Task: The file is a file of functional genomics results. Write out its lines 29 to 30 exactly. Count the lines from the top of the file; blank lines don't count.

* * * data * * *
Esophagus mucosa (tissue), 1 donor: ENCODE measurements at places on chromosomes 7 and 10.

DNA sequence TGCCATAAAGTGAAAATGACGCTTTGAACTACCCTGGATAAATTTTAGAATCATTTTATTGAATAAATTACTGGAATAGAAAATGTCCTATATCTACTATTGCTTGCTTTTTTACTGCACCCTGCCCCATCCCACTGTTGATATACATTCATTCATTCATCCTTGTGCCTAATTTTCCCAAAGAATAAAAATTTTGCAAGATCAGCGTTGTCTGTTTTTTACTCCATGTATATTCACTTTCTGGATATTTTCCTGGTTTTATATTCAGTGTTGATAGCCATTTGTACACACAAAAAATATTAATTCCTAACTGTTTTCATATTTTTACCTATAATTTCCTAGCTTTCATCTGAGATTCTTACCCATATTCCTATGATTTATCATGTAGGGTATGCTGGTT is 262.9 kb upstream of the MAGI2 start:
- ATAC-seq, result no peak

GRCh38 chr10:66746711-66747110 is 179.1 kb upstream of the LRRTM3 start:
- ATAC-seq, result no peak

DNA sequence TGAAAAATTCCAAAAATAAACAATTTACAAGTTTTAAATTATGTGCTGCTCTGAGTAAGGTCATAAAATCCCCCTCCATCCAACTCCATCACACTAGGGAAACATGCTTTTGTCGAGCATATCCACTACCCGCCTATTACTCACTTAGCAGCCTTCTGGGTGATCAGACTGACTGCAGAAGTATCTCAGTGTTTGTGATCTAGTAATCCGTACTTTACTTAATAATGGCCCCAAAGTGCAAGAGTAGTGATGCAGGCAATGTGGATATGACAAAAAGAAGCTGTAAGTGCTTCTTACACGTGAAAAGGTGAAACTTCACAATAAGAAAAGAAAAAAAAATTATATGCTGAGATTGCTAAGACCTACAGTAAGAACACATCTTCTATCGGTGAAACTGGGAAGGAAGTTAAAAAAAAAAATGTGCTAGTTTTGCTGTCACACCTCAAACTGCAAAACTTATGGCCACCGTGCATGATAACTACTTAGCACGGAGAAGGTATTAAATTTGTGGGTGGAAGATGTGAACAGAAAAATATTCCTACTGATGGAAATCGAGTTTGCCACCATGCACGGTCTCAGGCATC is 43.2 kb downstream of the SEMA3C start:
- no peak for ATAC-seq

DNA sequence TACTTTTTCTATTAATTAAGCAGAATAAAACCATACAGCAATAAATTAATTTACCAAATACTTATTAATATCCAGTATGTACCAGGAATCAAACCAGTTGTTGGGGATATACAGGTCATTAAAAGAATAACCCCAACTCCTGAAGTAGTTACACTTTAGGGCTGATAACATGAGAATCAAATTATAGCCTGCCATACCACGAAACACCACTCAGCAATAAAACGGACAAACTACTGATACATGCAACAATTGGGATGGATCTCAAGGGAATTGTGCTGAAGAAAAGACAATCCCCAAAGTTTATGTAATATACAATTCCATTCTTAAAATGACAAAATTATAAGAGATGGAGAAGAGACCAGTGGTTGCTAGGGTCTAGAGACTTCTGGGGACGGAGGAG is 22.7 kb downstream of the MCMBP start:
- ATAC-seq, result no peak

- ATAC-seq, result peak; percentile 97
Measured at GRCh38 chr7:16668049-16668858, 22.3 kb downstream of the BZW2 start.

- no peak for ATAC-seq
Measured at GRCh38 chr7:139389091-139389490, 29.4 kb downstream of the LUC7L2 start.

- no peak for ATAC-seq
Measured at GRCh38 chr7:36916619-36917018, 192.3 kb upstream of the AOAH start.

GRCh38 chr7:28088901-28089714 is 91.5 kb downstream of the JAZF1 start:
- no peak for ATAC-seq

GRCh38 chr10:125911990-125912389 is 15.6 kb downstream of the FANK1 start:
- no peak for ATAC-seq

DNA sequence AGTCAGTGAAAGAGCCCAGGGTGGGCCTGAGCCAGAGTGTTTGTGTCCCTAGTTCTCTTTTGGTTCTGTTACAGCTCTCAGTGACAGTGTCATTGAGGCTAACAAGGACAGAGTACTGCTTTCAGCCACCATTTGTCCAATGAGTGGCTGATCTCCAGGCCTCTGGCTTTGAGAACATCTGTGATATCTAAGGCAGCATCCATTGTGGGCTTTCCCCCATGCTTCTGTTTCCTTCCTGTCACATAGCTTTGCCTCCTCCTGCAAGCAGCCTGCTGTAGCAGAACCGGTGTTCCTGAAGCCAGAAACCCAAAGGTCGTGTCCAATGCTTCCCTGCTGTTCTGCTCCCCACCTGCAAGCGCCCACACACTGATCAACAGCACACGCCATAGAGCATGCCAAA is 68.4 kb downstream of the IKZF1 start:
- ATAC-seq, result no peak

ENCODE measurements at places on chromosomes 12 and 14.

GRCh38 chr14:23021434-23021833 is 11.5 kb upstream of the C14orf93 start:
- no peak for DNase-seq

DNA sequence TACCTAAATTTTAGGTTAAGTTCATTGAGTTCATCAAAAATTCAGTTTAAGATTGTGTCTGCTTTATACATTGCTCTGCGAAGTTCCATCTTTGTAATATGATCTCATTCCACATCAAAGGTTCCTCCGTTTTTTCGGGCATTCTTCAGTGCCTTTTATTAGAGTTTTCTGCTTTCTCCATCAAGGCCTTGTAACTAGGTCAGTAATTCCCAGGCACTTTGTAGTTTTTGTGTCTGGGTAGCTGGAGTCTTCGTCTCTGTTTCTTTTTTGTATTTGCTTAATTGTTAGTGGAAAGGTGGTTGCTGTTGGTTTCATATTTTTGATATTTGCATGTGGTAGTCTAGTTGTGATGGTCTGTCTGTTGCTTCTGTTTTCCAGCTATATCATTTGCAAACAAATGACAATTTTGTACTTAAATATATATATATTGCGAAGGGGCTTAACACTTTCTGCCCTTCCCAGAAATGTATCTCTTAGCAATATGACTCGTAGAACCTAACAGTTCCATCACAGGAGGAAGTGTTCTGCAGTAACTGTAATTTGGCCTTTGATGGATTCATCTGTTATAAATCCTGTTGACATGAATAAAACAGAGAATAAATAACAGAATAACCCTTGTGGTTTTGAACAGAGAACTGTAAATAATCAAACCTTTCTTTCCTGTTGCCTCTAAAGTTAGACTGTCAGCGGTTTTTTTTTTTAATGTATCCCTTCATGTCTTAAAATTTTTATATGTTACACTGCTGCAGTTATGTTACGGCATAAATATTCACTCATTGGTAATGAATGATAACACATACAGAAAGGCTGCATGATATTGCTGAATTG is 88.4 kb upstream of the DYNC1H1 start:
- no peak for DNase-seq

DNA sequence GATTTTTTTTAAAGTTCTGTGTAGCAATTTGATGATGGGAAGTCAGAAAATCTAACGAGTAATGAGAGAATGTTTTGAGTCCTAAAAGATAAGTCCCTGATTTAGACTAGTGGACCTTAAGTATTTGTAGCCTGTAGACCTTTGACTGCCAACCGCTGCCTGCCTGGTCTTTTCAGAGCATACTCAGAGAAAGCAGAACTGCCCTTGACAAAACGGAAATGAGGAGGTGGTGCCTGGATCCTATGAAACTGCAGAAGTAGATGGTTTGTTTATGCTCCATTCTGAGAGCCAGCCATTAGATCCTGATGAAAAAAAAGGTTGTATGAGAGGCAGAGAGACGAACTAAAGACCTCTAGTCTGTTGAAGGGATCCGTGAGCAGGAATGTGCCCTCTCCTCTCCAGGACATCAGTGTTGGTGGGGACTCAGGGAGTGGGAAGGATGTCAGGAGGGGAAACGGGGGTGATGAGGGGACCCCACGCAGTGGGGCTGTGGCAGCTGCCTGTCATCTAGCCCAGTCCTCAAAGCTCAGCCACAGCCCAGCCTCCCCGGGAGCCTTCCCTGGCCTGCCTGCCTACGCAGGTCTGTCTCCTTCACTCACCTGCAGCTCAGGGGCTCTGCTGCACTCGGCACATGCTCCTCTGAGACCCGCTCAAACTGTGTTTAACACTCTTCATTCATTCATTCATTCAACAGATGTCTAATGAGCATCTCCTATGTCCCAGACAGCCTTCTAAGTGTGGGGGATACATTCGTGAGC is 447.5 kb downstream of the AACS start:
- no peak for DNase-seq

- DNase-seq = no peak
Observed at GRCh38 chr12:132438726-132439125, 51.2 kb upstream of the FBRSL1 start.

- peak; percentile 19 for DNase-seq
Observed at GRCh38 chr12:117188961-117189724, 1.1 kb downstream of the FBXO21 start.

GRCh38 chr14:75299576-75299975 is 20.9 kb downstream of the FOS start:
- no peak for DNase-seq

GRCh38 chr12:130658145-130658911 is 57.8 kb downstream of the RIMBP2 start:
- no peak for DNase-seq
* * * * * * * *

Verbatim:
- DNase-seq = no peak
Observed at GRCh38 chr12:132438726-132439125, 51.2 kb upstream of the FBRSL1 start.